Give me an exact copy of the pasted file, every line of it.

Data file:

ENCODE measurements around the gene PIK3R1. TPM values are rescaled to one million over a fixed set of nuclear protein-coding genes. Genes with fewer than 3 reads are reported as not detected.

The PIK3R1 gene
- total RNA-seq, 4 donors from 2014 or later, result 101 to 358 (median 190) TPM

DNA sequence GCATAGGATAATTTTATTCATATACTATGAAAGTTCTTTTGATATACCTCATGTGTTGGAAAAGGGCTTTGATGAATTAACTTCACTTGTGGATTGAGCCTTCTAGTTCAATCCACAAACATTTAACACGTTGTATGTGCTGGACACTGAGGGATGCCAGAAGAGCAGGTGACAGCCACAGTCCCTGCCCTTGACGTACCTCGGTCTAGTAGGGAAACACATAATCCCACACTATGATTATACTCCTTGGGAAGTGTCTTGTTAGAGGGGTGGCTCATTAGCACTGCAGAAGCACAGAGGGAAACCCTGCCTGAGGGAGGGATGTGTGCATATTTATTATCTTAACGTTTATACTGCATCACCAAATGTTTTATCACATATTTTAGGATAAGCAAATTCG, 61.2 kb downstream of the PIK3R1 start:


ENCODE measurements around the gene PIK3R1. TPM values are rescaled to one million over a fixed set of nuclear protein-coding genes. Genes with fewer than 3 reads are reported as not detected.

The PIK3R1 gene
- total RNA-seq, 4 donors from 2014 or later, result 101 to 358 (median 190) TPM

DNA sequence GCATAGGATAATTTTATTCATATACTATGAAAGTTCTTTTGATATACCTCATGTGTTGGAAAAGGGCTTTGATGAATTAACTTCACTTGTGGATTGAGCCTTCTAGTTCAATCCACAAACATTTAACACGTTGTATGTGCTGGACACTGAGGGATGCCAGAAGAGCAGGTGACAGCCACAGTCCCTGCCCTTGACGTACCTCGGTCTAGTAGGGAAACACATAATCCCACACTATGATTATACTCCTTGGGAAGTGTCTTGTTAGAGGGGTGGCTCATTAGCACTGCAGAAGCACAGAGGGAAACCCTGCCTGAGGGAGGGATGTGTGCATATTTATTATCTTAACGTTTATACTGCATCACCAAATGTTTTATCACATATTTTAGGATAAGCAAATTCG, 61.2 kb downstream of the PIK3R1 start: